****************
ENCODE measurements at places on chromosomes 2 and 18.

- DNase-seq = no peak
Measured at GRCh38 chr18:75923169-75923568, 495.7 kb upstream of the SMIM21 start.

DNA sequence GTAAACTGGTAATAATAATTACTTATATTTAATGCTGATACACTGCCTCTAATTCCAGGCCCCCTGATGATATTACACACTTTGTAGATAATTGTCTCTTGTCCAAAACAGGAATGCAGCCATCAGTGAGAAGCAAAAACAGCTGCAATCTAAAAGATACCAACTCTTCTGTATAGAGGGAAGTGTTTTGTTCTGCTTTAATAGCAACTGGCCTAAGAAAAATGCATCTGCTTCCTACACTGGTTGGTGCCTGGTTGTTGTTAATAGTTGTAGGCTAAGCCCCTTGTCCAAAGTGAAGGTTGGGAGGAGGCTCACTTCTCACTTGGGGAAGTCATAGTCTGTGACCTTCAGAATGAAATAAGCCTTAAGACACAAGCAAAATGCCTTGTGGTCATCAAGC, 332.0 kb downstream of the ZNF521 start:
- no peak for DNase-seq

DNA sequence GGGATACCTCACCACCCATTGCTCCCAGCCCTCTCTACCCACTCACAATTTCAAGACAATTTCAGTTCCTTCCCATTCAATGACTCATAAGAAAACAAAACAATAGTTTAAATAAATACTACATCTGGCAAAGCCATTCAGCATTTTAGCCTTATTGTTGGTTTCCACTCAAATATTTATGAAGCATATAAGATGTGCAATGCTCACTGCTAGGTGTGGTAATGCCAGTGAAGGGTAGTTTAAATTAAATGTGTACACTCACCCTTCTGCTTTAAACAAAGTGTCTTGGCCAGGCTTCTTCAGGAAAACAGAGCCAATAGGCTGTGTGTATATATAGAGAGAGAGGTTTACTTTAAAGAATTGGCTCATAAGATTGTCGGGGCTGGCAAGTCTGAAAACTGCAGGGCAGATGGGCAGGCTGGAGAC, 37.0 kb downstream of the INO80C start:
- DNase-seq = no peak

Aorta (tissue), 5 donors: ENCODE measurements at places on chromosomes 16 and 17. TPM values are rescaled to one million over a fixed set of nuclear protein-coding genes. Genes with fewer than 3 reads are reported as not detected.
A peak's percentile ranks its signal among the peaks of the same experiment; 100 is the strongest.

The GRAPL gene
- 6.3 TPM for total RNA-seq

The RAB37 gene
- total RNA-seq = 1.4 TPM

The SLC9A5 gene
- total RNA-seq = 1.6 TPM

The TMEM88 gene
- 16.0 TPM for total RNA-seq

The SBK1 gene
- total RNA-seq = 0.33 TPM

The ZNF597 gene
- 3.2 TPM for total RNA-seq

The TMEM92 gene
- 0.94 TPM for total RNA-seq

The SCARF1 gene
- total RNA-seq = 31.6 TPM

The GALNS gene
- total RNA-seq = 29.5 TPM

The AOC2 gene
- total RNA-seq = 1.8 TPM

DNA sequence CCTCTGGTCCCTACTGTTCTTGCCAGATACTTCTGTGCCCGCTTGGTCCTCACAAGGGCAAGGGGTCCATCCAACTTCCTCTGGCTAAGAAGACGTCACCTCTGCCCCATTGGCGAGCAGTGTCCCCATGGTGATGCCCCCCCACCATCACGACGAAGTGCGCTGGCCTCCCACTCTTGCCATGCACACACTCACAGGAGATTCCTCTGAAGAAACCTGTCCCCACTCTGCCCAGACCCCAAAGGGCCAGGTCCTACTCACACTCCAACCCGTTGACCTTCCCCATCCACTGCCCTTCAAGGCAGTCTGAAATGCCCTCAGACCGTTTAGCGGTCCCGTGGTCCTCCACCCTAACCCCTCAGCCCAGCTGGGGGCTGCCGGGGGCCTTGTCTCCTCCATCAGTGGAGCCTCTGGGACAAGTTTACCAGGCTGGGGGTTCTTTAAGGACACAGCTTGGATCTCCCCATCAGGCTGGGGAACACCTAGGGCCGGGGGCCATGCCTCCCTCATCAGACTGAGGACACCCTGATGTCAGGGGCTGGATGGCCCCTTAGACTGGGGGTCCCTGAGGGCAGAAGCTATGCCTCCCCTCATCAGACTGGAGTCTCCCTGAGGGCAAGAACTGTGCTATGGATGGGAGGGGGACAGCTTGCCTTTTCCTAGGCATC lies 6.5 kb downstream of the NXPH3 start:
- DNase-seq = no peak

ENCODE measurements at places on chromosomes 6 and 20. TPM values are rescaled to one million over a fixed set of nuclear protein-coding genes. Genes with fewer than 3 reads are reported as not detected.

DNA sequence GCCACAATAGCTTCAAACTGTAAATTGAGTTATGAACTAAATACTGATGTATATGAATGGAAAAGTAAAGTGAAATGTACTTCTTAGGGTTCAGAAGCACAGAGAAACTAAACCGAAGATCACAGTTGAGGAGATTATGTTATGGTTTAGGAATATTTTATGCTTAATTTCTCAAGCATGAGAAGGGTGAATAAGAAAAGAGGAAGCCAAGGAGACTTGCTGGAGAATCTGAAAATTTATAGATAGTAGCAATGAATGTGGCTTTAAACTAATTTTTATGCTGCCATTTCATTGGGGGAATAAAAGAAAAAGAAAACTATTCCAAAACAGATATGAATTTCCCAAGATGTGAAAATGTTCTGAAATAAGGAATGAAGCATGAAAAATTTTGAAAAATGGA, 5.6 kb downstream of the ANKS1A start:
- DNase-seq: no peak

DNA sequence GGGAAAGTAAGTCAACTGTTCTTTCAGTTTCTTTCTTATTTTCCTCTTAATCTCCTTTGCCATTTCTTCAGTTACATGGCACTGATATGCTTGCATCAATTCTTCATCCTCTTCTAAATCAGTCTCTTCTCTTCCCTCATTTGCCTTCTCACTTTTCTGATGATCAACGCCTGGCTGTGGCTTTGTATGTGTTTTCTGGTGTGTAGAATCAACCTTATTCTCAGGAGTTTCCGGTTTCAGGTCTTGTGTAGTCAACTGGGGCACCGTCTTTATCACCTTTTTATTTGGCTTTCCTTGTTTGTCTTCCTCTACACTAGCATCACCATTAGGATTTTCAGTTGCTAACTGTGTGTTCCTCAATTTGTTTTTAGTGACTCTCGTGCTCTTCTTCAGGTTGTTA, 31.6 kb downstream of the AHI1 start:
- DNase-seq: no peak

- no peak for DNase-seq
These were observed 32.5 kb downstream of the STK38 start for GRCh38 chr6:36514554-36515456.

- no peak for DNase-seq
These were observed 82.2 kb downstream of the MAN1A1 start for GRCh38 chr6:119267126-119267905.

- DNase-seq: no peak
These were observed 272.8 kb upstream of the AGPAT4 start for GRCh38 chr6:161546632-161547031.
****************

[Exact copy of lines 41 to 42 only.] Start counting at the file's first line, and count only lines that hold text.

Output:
- DNase-seq: no peak
These were observed 272.8 kb upstream of the AGPAT4 start for GRCh38 chr6:161546632-161547031.